What is Hanford?


The Hanford Nuclear Site

Less than three hours east of Seattle, WA is the most contaminated site in the United States--The Hanford Nuclear Reservation. Hanford stores 56 million gallons of radioactive waste in old, leaky underground tanks just a few miles from the Columbia River. There is a plan to clean up this 56 million gallons of waste. But after more than 20 years, none of the worst waste has been cleaned up.

Cleaning up Hanford is a huge undertaking. Cleaning up Hanford costs $2.4 billion dollars a year, and requires technologies and engineering solutions never used before. And it must be done safely. Because, a really bad day at Hanford, could be a really bad day for a 3-state area.

Hanford Background Information

Hanford is located in Southeastern Washington state and is 586 square miles, or almost half the size of Walla Walla County. Today, the Department of Energy, a federal agency, owns the Hanford Site. And although it owns the site and controls major cleanup decisions and priorities, the DOE doesn’t actually do any cleanup. Instead, it hires private contractors—like Bechtel, AECOM, and CH2MHill—to do all of the actual cleanup.


Along the river, there are nine old nuclear reactors, most of which have been cocooned. Cocooned basically means that they put a building over the core of the reactor, which is hot from radioactive materials, and let the radioactivity inside naturally decay to a more manageable level before workers enter to finish cleaning them up.

The Central Plateau, located in the center of the site, is where the tank farms and the worst of the waste is located. The Central Plateau is also where the Waste Treatment Plant is located. This plant is designed to turn the liquid waste in the tanks into a solid glass (a process called vitrification), which will then be buried in a deep geological repository. This plant has been in the news a lot because of the high costs, missed deadlines, and design flaws. For example, the plant was originally supposed to cost a little over $4 billion dollars and start making glass in 2008, but the latest estimate for treating dangerous waste is 2036 and will cost more than $16.8 billion dollars.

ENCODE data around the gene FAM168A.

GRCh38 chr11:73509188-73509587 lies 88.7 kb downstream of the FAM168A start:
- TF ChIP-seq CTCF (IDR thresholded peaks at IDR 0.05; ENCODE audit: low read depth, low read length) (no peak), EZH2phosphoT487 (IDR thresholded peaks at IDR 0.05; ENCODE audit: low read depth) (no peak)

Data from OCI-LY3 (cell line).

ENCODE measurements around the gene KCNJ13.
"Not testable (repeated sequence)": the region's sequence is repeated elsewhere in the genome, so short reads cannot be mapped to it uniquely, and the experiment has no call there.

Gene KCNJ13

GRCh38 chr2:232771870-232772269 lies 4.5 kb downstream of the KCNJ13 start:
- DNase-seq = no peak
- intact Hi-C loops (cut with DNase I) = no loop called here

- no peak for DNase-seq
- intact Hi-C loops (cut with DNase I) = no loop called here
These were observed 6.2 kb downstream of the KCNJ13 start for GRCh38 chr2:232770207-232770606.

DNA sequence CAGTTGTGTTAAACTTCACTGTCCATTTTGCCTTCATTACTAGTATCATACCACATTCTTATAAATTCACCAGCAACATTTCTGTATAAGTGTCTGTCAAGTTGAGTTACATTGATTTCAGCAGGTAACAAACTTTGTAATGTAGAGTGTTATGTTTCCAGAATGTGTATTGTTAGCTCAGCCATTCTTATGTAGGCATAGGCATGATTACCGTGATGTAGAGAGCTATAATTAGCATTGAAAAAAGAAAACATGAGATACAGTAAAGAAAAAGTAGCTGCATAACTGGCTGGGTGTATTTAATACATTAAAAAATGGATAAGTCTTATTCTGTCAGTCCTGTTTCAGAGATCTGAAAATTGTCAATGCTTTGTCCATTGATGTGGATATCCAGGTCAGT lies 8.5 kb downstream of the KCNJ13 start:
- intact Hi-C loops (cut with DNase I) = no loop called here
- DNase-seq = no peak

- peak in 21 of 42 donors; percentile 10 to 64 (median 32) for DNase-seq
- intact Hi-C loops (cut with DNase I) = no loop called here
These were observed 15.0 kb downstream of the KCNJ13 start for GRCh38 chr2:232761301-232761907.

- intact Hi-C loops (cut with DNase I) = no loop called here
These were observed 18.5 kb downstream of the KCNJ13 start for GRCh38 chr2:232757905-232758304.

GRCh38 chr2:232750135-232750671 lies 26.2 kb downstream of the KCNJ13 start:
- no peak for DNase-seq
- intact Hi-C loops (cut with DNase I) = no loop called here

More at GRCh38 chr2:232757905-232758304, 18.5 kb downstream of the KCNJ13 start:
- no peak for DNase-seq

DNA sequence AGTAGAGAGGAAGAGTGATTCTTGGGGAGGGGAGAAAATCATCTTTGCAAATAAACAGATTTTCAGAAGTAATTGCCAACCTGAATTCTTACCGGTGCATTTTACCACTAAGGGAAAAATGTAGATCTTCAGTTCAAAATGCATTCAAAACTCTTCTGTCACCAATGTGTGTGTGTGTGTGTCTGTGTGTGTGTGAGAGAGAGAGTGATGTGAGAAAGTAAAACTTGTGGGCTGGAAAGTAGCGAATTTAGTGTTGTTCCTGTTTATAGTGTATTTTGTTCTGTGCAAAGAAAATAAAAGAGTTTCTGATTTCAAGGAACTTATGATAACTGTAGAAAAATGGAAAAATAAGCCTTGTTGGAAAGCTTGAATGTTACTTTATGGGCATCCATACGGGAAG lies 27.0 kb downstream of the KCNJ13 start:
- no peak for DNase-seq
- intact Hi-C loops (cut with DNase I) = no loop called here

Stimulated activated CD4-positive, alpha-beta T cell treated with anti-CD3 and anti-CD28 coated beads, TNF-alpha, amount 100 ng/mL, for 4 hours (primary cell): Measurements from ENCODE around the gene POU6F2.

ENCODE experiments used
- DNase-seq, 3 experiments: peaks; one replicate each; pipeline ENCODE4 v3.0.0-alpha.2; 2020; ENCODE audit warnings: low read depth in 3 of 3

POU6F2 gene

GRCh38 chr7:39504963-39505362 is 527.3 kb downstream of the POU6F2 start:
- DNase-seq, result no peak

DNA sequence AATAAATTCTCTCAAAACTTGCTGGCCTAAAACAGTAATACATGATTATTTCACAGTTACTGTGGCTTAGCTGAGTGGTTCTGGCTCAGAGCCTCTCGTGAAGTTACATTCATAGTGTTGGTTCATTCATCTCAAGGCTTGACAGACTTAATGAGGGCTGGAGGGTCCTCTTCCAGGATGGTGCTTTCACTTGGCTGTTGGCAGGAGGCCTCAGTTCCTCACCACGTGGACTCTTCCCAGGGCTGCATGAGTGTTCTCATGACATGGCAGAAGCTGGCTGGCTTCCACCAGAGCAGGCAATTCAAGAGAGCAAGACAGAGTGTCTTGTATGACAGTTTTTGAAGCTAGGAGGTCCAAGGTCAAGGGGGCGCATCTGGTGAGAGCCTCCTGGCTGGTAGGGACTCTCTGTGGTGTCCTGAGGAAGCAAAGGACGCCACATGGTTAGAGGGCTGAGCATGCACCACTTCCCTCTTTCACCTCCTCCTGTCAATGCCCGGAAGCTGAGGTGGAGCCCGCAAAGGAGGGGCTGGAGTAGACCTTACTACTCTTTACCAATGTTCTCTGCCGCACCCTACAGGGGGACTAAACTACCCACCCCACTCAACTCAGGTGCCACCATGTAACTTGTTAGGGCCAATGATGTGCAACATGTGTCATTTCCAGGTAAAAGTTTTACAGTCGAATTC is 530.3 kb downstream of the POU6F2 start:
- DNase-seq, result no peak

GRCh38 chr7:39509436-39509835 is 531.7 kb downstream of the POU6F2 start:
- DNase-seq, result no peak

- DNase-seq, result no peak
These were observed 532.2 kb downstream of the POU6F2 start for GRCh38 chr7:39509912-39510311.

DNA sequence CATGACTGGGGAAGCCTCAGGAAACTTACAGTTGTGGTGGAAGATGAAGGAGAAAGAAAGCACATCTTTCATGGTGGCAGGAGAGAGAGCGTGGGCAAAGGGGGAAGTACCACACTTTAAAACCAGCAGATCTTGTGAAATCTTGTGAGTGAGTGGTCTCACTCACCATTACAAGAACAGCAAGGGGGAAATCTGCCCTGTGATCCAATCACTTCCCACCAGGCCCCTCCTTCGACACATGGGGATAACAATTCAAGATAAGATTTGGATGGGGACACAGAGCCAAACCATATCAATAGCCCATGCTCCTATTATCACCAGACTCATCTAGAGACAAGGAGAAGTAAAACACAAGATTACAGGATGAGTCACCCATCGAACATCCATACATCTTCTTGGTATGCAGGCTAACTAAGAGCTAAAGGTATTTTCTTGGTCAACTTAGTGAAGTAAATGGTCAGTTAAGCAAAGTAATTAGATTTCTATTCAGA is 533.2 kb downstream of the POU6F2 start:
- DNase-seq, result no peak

Brief Hanford History


Hanford was originally part of the larger Manhattan Project to produce the world’s first nuclear weapons. Thousands of people showed up from all across the nation to work on a top secret project. Many of them had no idea what they were all working towards for many years. Secrecy was a top priority.

Hanford’s main role in the Manhattan Project was to produce the plutonium for US nuclear weapons. The plutonium produced at Hanford was used in the first nuclear bomb tested at the Trinity Site in New Mexico and used in “Fat Man”, the bomb dropped on Nagasaki, Japan on August 9, 1945.

Plutonium production at Hanford created a lot of waste. Hanford produced plutonium so fast that they started ‘disposing’ of hazardous wastes through a variety of means. This included discharges directly into the air, directly into the Columbia River, directly into unlined trenches, and for many years, waste was poured directly into the soil—a total of 450 billion gallons of nuclear and chemical waste. That’s the equivalent of more than 680,000 Olympic size swimming pools. However, Hanford did eventually build 177 tanks to hold the most dangerous waste at Hanford.